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Beechwood Trail -- Clean sweep!

Hike stats: 1.41 miles, 187' elevation gain, 45:54 moving time, 12/29/2020. Link to trail data at the end of the post (click the AllTrails map).


This is the last of the Smith Mountain Lake trails for me to complete for a clean sweep of their trail system. It is strange that this is the last one considering I camped in the campground (which this trail circles) back in October. It is a lovely trail, even here at the beginning of winter and offers gentle climbs, historic buildings, and a couple of streams (one with a nice little waterfall.


Since the campground was closed, we parked across the road that the campground overflow parking area that is used primarily to store camper's boat trailers during most of the year. After crossing Overnight Road we started to the right (counter-clockwise) through the woods. Shortly thereafter on the right is one of the historic tobacco barns that can be found throughout the park. This one has one log missing that gives an interesting view of the interior of the barn. On the other side of the trail (uphill side) is an old house. The house isn't as old as the tobacco barn, but it is probably at least 70-80 years old (if not older). It is closed and there is a sign denying entry.



The trail continues on a downhill slope through the oak forest. Very few roots and a well-established trail make the walking easy. At the bottom of the hill the trail junctions with a spur of Buck Run Trail on the near side of a bridge over a stream. The day we hiked this, there was plenty of water going under the bridge and down the rocks in one of the best waterfalls of the park.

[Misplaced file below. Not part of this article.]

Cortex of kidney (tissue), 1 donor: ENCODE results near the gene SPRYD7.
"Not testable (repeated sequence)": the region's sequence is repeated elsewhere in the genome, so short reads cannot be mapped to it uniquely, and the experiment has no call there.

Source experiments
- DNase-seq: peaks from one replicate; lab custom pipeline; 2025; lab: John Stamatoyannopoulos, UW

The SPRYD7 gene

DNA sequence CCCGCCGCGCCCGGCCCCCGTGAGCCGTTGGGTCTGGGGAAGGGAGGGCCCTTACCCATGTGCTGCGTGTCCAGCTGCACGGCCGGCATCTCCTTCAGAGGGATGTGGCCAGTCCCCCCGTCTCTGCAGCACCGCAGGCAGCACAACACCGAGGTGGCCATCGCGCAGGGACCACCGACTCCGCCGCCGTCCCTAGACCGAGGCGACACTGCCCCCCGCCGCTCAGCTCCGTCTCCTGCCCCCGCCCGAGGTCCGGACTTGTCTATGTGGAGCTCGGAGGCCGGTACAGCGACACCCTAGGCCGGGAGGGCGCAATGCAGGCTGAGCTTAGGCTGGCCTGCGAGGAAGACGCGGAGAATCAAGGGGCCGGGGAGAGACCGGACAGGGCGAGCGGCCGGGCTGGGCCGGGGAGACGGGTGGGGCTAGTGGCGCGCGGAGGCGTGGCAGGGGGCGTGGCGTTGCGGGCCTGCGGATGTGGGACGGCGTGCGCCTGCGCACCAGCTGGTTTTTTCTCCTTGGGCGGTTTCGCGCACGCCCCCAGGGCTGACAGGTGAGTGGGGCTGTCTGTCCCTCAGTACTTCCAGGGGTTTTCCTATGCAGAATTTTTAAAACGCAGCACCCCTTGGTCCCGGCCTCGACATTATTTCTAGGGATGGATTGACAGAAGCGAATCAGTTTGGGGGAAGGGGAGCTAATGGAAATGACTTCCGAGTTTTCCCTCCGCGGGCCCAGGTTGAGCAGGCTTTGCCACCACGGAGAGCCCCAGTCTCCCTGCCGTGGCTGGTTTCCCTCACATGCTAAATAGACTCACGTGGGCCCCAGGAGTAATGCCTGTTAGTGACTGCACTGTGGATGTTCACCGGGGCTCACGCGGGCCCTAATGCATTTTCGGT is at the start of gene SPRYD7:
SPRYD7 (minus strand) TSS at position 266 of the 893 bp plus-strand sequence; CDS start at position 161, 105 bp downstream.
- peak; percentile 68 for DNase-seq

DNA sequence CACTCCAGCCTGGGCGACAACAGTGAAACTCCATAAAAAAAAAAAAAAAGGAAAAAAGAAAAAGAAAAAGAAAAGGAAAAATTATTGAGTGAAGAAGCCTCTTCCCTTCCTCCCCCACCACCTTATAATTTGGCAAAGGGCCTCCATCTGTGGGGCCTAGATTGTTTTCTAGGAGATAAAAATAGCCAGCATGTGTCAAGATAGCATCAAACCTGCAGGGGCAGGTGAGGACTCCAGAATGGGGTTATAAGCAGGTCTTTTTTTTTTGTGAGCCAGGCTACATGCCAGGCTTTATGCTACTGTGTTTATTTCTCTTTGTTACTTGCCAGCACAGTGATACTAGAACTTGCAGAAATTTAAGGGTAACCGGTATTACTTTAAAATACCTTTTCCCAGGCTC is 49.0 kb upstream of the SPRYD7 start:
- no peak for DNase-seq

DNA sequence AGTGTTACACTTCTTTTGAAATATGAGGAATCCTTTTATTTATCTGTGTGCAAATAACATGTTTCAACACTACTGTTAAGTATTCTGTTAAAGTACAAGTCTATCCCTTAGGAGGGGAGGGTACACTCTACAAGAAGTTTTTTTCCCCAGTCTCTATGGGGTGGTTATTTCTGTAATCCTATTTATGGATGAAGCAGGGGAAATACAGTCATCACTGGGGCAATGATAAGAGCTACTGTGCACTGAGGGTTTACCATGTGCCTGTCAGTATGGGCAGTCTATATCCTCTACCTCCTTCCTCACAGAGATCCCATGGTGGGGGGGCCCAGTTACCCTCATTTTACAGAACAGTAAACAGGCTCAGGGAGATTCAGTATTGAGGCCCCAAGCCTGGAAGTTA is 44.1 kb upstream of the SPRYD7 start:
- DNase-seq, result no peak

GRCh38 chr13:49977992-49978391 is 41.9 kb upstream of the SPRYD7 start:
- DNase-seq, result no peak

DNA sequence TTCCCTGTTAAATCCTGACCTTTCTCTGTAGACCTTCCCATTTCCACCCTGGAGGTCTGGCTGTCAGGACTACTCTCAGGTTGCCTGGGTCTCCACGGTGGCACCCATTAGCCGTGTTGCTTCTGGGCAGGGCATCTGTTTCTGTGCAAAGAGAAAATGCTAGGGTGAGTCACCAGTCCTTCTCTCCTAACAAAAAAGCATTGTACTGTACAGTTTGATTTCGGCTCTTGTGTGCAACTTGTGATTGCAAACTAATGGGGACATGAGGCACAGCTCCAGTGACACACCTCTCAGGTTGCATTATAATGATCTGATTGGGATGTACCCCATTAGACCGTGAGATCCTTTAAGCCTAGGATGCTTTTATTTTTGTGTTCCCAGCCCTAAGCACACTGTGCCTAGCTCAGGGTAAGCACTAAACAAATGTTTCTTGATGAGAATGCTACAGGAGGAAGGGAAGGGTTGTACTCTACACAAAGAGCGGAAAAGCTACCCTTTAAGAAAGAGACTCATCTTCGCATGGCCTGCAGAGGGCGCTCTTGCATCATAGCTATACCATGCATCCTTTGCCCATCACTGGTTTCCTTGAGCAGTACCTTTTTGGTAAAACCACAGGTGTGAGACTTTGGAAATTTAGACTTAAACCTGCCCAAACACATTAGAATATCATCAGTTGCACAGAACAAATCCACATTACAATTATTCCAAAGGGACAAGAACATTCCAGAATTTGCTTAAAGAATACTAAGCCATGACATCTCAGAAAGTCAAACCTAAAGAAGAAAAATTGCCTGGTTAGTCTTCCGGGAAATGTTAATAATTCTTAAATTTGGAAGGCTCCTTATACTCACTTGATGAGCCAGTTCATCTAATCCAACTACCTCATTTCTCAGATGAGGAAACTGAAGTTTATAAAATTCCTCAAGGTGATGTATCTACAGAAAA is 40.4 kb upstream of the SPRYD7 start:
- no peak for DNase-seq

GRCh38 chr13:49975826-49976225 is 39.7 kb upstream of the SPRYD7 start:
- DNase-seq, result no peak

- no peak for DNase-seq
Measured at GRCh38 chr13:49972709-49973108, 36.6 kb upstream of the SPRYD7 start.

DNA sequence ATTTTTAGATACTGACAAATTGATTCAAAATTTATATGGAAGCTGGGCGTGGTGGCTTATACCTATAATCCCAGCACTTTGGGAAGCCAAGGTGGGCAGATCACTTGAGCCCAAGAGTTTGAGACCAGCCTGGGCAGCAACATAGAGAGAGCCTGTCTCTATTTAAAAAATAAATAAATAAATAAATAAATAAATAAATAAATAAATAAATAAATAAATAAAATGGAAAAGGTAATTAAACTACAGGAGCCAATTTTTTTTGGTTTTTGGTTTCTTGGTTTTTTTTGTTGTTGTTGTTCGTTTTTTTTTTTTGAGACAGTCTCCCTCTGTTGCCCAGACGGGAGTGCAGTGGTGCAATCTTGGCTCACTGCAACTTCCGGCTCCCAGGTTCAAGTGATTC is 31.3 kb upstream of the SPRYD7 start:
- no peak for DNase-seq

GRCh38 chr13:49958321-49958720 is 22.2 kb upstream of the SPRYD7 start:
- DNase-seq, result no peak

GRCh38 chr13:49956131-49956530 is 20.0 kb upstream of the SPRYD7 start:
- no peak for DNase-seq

Beechwood Trail continues on with a left turn at the junction (Buck Run Trail crossing the bridge to the right) and climbs a bit back up the ridge as it follows the stream toward the lake. This whole area is primarily oak, poplar, and hickory trees with a lot of American Beech trees (some of considerable size) spread throughout. A spur trail up hill to the campground is on the left just before the trail curves to the right and down to the water's edge.



Where the trail meets the water, it turns back up the next hollow and roughly parallels the course of a small stream that drops over some boulders into the lake. While this stream is small most of the time, there is ample evidence around the path that heavy rainfall quickly swells the stream out of its banks. The trip back up up the hill on this side is just as gradual and gentle as the slope down to the lake was. The most impressive American Beech tree we saw on this hike was on the left as we started getting close to the campground and near the small cabin at the top of the hill.




Overall, this was a very pleasant hike and, while I'm glad I finally finished my clean sweep, I wish I had not put this one off to last. I will definitely be back to walk Beechwood Trail again. I celebrated the clean sweep by treating myself to a patch from the visitors center.



One thing to note, though, on mileage. While the trail map from the park has this trail's mileage at 0.9 miles and the sign at the campground says 0.5 miles, the mileage recorded on this hike was closer to 1.2 miles (after subtracting the roundtrip walk across the road to the car).





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